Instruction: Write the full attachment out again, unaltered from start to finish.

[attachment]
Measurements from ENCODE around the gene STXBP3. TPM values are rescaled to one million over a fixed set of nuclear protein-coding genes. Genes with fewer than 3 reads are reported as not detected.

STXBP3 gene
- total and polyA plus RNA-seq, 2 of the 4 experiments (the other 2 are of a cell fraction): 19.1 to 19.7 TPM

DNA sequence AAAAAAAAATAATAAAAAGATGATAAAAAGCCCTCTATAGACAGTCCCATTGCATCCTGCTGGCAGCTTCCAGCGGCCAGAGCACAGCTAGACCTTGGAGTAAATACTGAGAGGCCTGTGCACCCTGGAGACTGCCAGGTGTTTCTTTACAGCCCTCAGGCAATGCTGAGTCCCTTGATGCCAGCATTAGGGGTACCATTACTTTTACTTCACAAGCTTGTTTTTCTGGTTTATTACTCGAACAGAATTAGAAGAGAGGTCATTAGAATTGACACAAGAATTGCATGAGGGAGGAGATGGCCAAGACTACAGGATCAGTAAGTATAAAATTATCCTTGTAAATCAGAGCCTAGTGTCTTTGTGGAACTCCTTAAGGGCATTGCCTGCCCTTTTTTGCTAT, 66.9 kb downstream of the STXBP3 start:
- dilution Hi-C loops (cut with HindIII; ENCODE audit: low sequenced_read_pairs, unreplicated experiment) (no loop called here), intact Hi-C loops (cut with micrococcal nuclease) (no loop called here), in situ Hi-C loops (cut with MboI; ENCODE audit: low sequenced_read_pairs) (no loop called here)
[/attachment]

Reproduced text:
Measurements from ENCODE around the gene STXBP3. TPM values are rescaled to one million over a fixed set of nuclear protein-coding genes. Genes with fewer than 3 reads are reported as not detected.

STXBP3 gene
- total and polyA plus RNA-seq, 2 of the 4 experiments (the other 2 are of a cell fraction): 19.1 to 19.7 TPM

DNA sequence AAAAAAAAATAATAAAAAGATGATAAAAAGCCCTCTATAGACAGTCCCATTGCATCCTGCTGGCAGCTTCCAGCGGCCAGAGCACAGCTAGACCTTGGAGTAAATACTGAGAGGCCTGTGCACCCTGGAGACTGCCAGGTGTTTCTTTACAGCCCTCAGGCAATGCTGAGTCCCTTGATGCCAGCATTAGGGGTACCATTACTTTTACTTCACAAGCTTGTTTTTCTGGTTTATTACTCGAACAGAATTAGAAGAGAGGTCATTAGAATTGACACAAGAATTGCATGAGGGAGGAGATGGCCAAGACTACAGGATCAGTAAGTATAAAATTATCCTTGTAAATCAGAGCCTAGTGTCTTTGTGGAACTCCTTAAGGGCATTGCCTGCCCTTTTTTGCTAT, 66.9 kb downstream of the STXBP3 start:
- dilution Hi-C loops (cut with HindIII; ENCODE audit: low sequenced_read_pairs, unreplicated experiment) (no loop called here), intact Hi-C loops (cut with micrococcal nuclease) (no loop called here), in situ Hi-C loops (cut with MboI; ENCODE audit: low sequenced_read_pairs) (no loop called here)